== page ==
The panel wraps up with a disagreement. Is Meanness the essence of entertainment? The blog-dissing journalist versus the blogger who thinks magazines are just as mean as blogs in the ways they tell women how to look and what to think. She says some people want to be befriended and some to be bossed around, and she's just trying to say buy fewer lipsticks and be funny about it. We delve into the clubbiness of journalists and the journo on the dais stays calm to her credit. No evil pile-on ensued, despite the biases that might exist in the room. Onto the political panel.

Who Is a Journalist Panel?- 11:24am
David Corn [D.C. editor of The Nation and blogger] disusses the two aspects of journalism: spending time to gather and report fresh info that's not as readily available in addition to contexualizing and analyzing, which is more of what he sees blogger doing. Larry Kudlow's just arrived. Corn asserts that bloggers need the MSM to get info from the much-derided dinosaurs, but I wouldn't- and I don't think sensible people would- disagree with that. I DO need foreign bureaus and staff reporters and stringers to provide facts I can't get, but perhaps with more transparency. Do journalists really spend more time on their subjects? Do bloggers, as wretchard suggests, provide the role of specialized story collection and tracking in niches unprofitable to dedicate a pure journalism resource? How are these functions complementary?Richard Fernandez, formerly only known as Belmont Club's wretchard, likes that the blogger's identity doesn't provide any slack based on a perceived pedestal or masthead of authority.

Authority from Content- 11:35am
John Podheretz, columnist and blogger at NRO's Corner, claims authority not from his special skill or education, but from content. The premise of being assigned intellectual authority by virtue of being a quick writer needing little editing isn't valid to him. (wretchard also pointed out that many blogggers have such interesting day jobs with expertise that no journalist could acquire during single story coverage.) Kudlow wonders what's so wrong with opinion journalism? Won't it give us the universe of views to read and choose among? David Corn cites that blogging puts unequal voices on an equal status, which he thinks is good, despite my kneejerk perception that some voices seem to journalists more equal than others. He goes on to discuss niche coverage which allows sports fans not to have to sit through the rest of the news they don't want, but he's mourning loss of common ground for conversation in favor of intellectual ghettoes where we only read what we agree with. But I don't do that. If someone has a good point to make, I want to hear it, as long as it's substantive and grounded in something other than irrational (or worse, unclever) finger pointing. John P. says now people are acknowledging the niches they were always in, and more choices and voices are allowing greater participation for everyone.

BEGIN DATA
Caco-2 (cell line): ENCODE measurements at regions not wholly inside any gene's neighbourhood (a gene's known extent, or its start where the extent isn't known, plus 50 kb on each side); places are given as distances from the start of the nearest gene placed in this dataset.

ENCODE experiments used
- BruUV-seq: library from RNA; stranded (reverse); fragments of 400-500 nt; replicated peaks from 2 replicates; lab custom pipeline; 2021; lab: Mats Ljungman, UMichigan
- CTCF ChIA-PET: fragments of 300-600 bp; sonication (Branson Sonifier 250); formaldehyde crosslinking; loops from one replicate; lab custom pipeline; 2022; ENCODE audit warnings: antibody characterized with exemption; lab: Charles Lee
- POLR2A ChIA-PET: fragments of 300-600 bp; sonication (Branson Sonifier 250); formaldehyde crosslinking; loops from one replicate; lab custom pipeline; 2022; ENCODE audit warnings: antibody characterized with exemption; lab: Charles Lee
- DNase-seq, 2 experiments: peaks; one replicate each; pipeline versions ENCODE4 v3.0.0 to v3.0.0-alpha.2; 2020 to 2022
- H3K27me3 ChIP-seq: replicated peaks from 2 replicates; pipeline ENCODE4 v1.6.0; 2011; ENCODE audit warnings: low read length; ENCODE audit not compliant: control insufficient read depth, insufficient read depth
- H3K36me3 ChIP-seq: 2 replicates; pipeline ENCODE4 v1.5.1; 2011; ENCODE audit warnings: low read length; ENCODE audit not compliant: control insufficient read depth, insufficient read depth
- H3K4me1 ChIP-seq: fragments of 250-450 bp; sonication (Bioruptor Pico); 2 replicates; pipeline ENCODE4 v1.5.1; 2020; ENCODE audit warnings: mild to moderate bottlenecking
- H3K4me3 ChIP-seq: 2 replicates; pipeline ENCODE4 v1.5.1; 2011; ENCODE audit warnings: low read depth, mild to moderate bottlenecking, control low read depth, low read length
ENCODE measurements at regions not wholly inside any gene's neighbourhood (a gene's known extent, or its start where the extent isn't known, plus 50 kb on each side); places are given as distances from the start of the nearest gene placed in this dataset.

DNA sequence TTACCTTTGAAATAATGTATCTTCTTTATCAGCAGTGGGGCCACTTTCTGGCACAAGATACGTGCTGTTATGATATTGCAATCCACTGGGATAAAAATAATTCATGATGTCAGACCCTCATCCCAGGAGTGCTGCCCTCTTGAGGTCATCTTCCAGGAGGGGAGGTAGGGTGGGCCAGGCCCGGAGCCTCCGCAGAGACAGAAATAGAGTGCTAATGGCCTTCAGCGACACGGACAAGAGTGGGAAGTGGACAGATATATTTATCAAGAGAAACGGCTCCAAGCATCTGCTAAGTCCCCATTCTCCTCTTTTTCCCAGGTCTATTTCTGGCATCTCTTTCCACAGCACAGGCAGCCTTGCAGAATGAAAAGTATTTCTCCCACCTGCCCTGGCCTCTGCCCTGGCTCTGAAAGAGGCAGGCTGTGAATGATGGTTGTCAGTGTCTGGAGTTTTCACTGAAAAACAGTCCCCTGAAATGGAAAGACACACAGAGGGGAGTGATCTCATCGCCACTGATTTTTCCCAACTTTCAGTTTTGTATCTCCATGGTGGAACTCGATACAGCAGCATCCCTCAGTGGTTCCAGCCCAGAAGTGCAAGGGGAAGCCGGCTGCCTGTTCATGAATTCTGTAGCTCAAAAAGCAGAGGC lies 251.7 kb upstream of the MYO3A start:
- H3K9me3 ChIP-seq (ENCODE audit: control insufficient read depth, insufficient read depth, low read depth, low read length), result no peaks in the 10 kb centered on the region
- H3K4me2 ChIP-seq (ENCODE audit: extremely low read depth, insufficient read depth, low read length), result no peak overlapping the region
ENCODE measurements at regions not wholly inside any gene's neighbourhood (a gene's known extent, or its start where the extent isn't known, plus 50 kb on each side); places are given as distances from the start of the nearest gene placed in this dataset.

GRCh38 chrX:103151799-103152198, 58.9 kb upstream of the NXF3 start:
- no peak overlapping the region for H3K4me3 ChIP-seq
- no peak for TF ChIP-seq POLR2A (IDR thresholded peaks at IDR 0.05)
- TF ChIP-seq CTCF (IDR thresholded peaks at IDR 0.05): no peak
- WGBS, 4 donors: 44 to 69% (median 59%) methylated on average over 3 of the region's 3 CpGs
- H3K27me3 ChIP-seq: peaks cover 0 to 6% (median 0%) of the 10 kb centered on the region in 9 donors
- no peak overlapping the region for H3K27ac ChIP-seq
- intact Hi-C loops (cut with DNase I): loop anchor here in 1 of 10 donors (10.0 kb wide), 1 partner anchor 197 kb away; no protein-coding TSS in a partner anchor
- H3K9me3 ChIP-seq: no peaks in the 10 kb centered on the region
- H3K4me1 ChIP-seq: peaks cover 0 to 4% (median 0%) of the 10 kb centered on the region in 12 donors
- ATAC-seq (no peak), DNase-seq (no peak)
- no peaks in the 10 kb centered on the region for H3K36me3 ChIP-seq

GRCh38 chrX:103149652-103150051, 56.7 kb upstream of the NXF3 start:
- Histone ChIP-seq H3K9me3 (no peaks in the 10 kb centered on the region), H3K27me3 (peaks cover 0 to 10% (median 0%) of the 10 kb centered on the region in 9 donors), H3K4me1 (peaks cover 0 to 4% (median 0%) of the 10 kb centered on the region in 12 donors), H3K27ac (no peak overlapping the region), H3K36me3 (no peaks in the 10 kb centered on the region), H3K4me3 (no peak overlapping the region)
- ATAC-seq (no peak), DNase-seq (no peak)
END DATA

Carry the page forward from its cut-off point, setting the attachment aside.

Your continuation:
Is anyone Reading? -11:47am
Toss me a comment at henway00 (that's two zeros)- at- to let me know if you're reading along or even interested. Tx.

[I didn't get any, you self-absorbed heretics.]

Claudia Rosett- 11:47am
She of the fantastic Oil-for-Food investigative journalism and columnist in the WSJ is talking about the vastly lowered transaction costs of reporting now that so much background is available online. Less boot leather journalism to get info and no need to physically travel or snail mail to sell your content has produced a lower value perception, so to speak, reflected in a proliferation of cheap sources of targeted information, like blogs. Kudlow acknowledges lowered barriers to entry. So how do we and why should we hold bloggers to a higher standard of accuracy and objectivity than the wild and wooly presidential debate coverage in the l1860s? To Wretchard: Is it enough to create a marketplace, should bloggers take more care? W. is singing my song. As blog traffic grows, your rep is your lifeblood and one becomes more accountable with the more eyes that read. The market corrects. John P. says caveat emptor, and that 90% of the people he worked with in the MSM were incompetent and carried by the top 10%. This was not widely known before, and all articles were treated like gold, rather than the first draft of history to be revised as we learn more and correct the errata. He tells an anecdote about the mythology of fact checking from his experience at Time. Corn asks whether we should intentionally misreport. [Of course not!, I say.] Rosett argues that it's not necessarily the largest organizations that do good research. Know your audience. Weekly World News knows it doesn't need to overly scrutinize its alien baby stories, If you market yourself as a place for facts, even the more rarified Truth, the stakes are much higher should you fail to deliver.